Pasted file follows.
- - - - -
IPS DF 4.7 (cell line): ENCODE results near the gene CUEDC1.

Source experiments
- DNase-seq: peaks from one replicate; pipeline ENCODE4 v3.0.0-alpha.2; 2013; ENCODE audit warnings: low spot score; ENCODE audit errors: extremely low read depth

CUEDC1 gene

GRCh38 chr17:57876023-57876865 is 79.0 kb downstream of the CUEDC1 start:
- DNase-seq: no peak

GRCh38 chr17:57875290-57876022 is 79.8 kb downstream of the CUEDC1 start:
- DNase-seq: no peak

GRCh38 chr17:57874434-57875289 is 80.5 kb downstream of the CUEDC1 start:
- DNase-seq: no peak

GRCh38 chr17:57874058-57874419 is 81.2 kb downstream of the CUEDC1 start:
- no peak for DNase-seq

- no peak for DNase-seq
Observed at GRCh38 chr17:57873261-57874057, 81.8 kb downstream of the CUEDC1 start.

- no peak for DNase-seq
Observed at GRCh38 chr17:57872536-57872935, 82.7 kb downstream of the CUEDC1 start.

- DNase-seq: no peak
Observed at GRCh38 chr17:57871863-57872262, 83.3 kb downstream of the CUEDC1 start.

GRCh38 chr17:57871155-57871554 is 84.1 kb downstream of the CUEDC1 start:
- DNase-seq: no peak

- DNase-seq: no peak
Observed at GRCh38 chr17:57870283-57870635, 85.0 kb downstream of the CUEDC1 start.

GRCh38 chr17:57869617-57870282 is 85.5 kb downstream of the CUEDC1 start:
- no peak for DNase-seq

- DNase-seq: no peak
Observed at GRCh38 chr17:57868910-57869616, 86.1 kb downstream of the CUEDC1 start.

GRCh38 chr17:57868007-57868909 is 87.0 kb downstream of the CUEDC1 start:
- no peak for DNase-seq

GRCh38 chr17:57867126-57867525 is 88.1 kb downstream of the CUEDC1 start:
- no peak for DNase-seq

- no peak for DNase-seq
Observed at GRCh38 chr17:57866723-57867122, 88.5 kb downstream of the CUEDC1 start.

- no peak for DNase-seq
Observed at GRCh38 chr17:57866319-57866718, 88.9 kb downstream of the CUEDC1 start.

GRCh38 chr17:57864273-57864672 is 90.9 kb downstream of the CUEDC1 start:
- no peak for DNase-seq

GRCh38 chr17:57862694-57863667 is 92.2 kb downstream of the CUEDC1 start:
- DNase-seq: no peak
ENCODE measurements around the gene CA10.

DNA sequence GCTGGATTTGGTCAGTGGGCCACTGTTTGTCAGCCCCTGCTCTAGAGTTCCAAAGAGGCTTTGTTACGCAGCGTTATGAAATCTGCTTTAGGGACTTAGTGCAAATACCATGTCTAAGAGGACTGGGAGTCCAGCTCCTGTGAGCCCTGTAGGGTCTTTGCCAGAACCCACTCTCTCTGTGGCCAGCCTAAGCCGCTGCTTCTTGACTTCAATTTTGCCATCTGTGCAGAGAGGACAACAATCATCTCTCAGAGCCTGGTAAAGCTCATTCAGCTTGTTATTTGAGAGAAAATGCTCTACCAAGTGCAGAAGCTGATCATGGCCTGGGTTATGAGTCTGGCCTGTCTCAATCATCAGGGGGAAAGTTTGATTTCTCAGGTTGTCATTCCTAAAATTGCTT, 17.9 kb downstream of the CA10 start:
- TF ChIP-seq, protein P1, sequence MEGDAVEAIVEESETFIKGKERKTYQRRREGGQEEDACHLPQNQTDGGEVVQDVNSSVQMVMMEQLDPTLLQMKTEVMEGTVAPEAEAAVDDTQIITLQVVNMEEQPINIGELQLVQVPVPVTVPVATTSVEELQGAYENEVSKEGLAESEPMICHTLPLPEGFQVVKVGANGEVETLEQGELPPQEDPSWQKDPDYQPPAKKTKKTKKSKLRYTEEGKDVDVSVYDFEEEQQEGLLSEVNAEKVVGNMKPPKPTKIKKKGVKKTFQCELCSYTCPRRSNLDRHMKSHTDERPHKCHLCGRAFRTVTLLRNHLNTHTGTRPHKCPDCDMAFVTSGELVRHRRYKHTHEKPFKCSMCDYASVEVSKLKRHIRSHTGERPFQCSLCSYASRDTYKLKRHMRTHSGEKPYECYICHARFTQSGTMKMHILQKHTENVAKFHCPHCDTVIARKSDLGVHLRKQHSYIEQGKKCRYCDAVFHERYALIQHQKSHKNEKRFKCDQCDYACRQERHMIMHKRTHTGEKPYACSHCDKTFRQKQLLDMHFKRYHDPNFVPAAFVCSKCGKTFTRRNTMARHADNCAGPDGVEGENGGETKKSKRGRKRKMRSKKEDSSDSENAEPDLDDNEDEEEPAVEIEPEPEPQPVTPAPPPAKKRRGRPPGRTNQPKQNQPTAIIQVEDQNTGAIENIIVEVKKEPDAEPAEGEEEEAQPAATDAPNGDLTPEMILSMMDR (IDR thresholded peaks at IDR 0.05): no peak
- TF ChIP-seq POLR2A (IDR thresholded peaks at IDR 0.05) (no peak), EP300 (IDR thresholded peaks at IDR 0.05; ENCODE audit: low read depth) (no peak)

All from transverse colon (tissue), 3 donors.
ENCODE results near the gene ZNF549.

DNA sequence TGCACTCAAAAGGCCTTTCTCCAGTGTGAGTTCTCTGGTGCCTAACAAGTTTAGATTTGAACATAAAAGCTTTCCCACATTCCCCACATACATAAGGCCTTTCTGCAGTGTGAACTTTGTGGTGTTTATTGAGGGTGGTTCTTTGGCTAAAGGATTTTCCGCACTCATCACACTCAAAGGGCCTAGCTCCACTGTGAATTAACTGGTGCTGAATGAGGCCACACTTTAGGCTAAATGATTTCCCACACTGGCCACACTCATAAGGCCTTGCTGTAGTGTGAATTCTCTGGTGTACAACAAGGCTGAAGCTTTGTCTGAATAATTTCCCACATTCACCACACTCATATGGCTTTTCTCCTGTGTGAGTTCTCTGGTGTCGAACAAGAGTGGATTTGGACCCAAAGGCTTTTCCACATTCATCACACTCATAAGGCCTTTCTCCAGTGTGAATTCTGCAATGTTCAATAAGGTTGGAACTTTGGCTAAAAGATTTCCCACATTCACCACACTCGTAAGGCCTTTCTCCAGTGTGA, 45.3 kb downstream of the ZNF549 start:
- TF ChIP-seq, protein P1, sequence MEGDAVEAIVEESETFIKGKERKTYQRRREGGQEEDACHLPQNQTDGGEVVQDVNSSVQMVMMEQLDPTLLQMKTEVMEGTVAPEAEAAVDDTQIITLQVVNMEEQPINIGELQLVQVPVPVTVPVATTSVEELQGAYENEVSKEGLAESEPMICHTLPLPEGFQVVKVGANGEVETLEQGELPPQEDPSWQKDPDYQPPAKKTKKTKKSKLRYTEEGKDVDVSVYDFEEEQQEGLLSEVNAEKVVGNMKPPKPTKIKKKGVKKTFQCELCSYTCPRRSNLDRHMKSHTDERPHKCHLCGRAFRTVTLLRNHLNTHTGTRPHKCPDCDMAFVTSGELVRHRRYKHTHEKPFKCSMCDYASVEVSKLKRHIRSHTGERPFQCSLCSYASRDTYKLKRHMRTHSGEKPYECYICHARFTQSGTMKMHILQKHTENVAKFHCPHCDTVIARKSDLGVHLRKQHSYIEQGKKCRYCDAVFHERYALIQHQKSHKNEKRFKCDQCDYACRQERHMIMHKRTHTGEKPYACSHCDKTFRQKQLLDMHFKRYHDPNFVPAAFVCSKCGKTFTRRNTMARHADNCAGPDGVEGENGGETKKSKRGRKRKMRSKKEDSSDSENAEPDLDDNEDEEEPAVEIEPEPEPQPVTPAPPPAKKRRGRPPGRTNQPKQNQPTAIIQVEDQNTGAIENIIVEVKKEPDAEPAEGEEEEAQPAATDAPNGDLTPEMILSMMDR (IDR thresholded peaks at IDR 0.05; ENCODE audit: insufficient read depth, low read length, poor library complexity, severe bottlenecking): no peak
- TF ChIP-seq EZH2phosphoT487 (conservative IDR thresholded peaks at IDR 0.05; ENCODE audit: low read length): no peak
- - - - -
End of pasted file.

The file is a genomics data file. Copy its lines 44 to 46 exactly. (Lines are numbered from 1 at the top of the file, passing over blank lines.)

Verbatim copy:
ENCODE results near the gene ZNF549.

DNA sequence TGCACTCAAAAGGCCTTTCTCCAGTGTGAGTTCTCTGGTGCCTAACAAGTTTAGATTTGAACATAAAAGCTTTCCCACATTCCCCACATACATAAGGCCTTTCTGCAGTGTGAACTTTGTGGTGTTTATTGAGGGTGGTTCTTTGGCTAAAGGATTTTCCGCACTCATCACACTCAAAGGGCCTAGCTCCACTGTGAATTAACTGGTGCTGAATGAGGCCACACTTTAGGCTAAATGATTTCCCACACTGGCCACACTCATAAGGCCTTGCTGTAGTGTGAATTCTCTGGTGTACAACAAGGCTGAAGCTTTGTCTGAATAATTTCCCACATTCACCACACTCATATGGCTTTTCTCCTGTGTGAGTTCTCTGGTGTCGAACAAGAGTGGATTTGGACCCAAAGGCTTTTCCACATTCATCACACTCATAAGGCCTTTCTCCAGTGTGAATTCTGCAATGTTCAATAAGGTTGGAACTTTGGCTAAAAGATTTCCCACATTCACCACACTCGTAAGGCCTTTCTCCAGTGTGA, 45.3 kb downstream of the ZNF549 start:
- TF ChIP-seq, protein P1, sequence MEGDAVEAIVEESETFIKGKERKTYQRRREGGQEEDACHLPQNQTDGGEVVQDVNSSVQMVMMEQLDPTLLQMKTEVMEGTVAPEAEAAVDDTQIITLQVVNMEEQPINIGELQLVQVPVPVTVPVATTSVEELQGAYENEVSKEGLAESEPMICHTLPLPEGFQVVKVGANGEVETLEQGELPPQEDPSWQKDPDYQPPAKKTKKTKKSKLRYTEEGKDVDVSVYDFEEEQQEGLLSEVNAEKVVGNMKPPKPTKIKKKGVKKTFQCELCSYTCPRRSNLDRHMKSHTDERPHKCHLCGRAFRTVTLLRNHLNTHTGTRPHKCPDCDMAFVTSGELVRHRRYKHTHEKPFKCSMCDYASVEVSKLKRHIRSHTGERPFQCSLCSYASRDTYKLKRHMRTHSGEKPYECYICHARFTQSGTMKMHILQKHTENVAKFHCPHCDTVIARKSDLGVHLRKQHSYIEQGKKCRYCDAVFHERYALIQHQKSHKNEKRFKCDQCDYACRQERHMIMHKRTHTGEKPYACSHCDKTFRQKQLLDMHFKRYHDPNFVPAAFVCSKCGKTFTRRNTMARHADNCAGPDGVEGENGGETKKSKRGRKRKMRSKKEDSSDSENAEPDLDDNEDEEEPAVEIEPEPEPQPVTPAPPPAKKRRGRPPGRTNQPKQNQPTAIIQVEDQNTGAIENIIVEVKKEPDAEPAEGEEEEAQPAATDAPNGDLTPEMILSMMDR (IDR thresholded peaks at IDR 0.05; ENCODE audit: insufficient read depth, low read length, poor library complexity, severe bottlenecking): no peak